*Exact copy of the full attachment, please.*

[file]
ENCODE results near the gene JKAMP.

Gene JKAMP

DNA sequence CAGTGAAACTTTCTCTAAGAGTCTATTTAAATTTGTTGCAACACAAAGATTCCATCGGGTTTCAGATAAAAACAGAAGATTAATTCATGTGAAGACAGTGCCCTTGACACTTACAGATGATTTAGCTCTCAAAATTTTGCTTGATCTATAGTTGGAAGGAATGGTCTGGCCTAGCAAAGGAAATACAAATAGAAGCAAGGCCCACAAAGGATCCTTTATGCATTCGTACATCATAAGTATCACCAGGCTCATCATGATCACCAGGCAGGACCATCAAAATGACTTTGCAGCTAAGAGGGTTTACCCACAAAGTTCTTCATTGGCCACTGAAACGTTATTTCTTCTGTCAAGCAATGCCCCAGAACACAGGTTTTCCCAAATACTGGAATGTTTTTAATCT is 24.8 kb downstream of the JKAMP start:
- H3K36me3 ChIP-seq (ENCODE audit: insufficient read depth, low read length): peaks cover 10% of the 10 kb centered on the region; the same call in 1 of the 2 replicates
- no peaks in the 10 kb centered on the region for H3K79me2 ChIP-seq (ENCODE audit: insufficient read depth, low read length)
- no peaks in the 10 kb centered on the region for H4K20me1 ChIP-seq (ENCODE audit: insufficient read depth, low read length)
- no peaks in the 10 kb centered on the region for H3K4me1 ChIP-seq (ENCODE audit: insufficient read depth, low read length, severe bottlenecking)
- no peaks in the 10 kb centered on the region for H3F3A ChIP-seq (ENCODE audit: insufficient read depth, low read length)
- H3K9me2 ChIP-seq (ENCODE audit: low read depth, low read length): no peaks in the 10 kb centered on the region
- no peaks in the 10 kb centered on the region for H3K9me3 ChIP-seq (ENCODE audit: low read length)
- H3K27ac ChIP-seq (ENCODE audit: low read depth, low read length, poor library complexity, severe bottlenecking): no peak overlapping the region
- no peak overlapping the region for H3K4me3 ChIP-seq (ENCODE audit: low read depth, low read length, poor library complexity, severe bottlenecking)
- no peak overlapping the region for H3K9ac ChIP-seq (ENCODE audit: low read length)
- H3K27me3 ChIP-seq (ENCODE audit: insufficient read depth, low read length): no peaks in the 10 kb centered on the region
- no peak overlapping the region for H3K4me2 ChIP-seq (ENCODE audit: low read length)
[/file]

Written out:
ENCODE results near the gene JKAMP.

Gene JKAMP

DNA sequence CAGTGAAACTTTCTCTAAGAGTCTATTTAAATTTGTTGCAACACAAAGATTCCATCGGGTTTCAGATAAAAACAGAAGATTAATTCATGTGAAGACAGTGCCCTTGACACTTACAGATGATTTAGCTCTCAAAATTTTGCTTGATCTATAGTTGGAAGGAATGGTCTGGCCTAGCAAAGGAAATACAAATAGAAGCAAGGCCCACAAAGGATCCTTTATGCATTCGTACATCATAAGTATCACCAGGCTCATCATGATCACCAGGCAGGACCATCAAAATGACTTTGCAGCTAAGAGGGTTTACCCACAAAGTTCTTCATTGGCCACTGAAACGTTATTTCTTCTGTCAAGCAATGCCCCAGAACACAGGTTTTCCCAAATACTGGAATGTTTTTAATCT is 24.8 kb downstream of the JKAMP start:
- H3K36me3 ChIP-seq (ENCODE audit: insufficient read depth, low read length): peaks cover 10% of the 10 kb centered on the region; the same call in 1 of the 2 replicates
- no peaks in the 10 kb centered on the region for H3K79me2 ChIP-seq (ENCODE audit: insufficient read depth, low read length)
- no peaks in the 10 kb centered on the region for H4K20me1 ChIP-seq (ENCODE audit: insufficient read depth, low read length)
- no peaks in the 10 kb centered on the region for H3K4me1 ChIP-seq (ENCODE audit: insufficient read depth, low read length, severe bottlenecking)
- no peaks in the 10 kb centered on the region for H3F3A ChIP-seq (ENCODE audit: insufficient read depth, low read length)
- H3K9me2 ChIP-seq (ENCODE audit: low read depth, low read length): no peaks in the 10 kb centered on the region
- no peaks in the 10 kb centered on the region for H3K9me3 ChIP-seq (ENCODE audit: low read length)
- H3K27ac ChIP-seq (ENCODE audit: low read depth, low read length, poor library complexity, severe bottlenecking): no peak overlapping the region
- no peak overlapping the region for H3K4me3 ChIP-seq (ENCODE audit: low read depth, low read length, poor library complexity, severe bottlenecking)
- no peak overlapping the region for H3K9ac ChIP-seq (ENCODE audit: low read length)
- H3K27me3 ChIP-seq (ENCODE audit: insufficient read depth, low read length): no peaks in the 10 kb centered on the region
- no peak overlapping the region for H3K4me2 ChIP-seq (ENCODE audit: low read length)